Something to teach, something to learn: why #educampakl rocked!
I’ve gone to a few conferences in my time and have noticed that often the best learning takes place in the bar afterwards. Enter Educampakl. Based on the Barcamp conference, Educamps are conferences in which the participants generate the content for the day. I find it amazing that teachers will give up a Saturday to spend time learning and growing together. Nobody was required to be there, and yet we were there.
Connections or content ?
Sure big conferences with key note speakers have their place, but there were plenty of high-level discussions from smack down to @taratj‘s awesome work on Minimally Invasive Education and google apps for teachers. However what I really valued was getting to meet people IRL that I had been interacting with online and playing with the technology. Going to educampakl also helped with operation job search insofar as the schools with teachers in attendance, in particular senior leaders, are now on my radar of schools I really want to work at.
What is awesome about #educamp is that content is user-generated which means someone who has yet to graduate can make just as meaningful contribution to the teaching as they do in the learning. I might not be a digital native but definitely consider myself one off the first of the boat in IT. There are also teachers at educamp with many years of experience and I get to pick their brains on how to incorporate technology into teaching because they understand the teaching business far better than me.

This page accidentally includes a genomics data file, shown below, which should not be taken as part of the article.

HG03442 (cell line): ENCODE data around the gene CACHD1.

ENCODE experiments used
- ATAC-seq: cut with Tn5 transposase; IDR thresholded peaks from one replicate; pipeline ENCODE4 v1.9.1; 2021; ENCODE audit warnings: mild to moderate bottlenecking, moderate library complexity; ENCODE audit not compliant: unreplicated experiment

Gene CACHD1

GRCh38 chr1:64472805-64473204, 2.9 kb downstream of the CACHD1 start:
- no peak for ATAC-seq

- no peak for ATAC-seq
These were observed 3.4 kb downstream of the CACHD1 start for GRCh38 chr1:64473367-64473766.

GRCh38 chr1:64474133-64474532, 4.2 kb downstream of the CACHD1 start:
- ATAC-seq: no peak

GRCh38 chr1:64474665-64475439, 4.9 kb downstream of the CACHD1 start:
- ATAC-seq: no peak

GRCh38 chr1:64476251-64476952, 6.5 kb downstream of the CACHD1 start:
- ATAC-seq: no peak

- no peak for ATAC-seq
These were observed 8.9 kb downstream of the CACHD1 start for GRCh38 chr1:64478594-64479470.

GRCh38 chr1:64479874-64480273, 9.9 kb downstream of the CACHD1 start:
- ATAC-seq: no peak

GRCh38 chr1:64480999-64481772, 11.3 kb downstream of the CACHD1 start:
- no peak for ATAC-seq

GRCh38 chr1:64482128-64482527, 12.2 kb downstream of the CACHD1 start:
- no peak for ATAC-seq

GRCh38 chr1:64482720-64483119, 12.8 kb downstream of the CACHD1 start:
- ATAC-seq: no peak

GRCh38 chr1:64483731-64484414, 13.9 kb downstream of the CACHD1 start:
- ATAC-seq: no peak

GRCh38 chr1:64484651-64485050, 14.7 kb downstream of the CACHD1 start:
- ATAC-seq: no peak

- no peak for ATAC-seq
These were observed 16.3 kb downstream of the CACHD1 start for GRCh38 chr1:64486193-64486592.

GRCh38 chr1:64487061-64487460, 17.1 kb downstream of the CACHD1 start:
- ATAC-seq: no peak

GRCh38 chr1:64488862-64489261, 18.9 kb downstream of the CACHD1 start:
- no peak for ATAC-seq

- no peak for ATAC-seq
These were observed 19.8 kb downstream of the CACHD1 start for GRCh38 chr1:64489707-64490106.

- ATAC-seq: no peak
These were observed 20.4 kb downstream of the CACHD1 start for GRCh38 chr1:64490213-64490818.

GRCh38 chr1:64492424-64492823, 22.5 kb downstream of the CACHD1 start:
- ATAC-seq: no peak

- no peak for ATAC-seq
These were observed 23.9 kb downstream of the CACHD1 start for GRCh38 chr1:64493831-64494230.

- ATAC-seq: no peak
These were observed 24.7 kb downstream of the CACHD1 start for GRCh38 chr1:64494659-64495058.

Educamp entrance is a gold coin donation ’nuff said.
Being able to walk out
Educamps come with the freedom to walk out if the session is not serving your needs. I was mucking around on the periphery of one session when I got tapped on the shoulder by (@sumich I think) and asked if I wanted to have a go at a DIY garage band with a couple of ipads, a router and a speakers. How cool is that? I could have spent hours playing around with that app but nice ipad user wanted their device back. Being able to walk out of sessions got me to thinking. What would happen if students had the freedom to go to another classroom if my teaching wasn’t suiting their learning needs, would they stay? Would yours?
Why don’t we do this sort of stuff more often?
Ask yourself how much time in staff meetings/PD is based on procedural stuff delivered by lecture-style sessions and how much time is spent generating new ideas and trying out new learning tools? What would be a more effective use of teachers’ time? Are flipped staff meetings the answer or do geeks just learn differently?